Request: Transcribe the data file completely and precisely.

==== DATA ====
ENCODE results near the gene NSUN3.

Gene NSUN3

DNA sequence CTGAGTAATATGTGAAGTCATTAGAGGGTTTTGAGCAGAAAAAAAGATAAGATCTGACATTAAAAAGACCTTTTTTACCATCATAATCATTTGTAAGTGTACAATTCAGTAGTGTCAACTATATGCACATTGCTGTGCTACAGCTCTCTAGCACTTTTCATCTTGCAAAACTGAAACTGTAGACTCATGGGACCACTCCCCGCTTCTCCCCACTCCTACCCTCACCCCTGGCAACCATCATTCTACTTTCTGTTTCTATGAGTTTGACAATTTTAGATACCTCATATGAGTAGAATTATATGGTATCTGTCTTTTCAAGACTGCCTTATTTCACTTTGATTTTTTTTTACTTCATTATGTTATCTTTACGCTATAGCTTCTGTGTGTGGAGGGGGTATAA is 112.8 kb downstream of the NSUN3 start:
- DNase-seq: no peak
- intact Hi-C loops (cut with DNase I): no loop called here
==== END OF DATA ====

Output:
ENCODE results near the gene NSUN3.

Gene NSUN3

DNA sequence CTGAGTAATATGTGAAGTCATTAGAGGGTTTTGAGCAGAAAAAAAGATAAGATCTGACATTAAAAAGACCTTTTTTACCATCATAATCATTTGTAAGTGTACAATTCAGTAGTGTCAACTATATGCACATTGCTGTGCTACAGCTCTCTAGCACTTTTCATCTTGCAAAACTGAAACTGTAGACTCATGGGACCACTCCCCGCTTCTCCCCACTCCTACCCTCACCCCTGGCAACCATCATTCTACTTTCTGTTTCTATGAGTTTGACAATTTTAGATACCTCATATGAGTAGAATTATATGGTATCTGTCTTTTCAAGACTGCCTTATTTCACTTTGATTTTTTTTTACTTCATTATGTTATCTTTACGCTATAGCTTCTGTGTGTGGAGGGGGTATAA is 112.8 kb downstream of the NSUN3 start:
- DNase-seq: no peak
- intact Hi-C loops (cut with DNase I): no loop called here